Idaho Governor Signs Initiative Signature Gathering Bill

Apr 17, 2021

Idaho Governor Brad Little, seen here in January on statewide TV, has signed a bill that requires initiative sponsors to gather signatures from every legislative district in the state.
Credit Idaho Public TV screenshot

Idaho Governor Brad Little has signed into law a bill that changes the signature requirements for citizen ballot initiatives.

The bill requires signatures from six-percent of registered voters in all 35 legislative districts in order to quality a measure for the ballot, an increase from the current 18 districts.

Its authors say they want to make sure that measures that are popular with urban people aren’t forced upon rural voters.

Opponents had mounted a phone and Twitter campaign to encourage the governor to veto it. They were especially encouraged by the governor’s veto Friday of two bills that limit the governor’s authorities during emergencies.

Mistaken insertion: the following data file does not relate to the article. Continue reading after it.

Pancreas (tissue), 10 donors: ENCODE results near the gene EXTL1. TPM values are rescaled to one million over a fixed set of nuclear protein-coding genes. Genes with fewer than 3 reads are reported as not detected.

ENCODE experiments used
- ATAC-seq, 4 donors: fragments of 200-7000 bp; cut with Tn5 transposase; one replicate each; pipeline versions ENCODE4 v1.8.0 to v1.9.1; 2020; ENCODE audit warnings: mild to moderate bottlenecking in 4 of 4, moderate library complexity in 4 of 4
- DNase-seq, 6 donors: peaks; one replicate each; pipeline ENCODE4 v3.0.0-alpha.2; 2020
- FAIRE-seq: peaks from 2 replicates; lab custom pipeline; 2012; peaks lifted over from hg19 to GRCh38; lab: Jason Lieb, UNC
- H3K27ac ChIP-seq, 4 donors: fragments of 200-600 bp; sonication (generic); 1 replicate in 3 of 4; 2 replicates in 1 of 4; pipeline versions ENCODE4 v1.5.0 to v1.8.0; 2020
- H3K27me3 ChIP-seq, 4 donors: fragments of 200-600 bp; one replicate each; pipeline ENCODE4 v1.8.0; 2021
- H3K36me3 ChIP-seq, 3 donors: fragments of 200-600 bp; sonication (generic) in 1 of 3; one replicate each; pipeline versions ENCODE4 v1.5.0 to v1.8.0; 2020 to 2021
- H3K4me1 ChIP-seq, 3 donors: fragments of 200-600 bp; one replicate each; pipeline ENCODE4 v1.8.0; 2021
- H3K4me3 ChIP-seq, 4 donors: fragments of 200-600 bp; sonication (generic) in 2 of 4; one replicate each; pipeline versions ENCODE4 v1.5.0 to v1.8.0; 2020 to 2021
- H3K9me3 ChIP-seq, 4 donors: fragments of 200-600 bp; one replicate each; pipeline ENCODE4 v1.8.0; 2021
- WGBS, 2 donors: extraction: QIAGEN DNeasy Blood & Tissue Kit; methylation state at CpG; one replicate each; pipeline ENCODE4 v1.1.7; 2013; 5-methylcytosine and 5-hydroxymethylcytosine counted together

Not long after the five-day deadline for Little to act on the bill, two Democratic legislators announced on Twitter that the governor told them he had signed it into law. Rep. Ilana Rubel [D-Boise] tweeted that she’s “disappointed he chose only to protect executive power and not the people’s power. Let’s hope the Courts take voters’ rights seriously.”

“In the face of massive public opposition to thislegislation, the governor has turned his back on thepeople and sided with special-interest groups,” said Luke Mayville, co-founder of Reclaim Idaho, which is the group behind the successful Medicaid expansion ballot measure in 2018.

Mayville says his group will file a legal challenge to the law. "This anti-initiative legislation isunconstitutional,” he said. “It makes it virtually impossible for everyday citizens to exercise theirinitiative rights.

He says he has also filed a new initiative that seeks to roll back the signature gathering requirements to take away the district requirements.

Idaho is one of 26 states that allow citizen-initiated ballot measures. Sen. Steve Vick [R-Coeur d'Alene] says the measure does not require sponsors to collect more signatures, nor does it require people from every county to sign.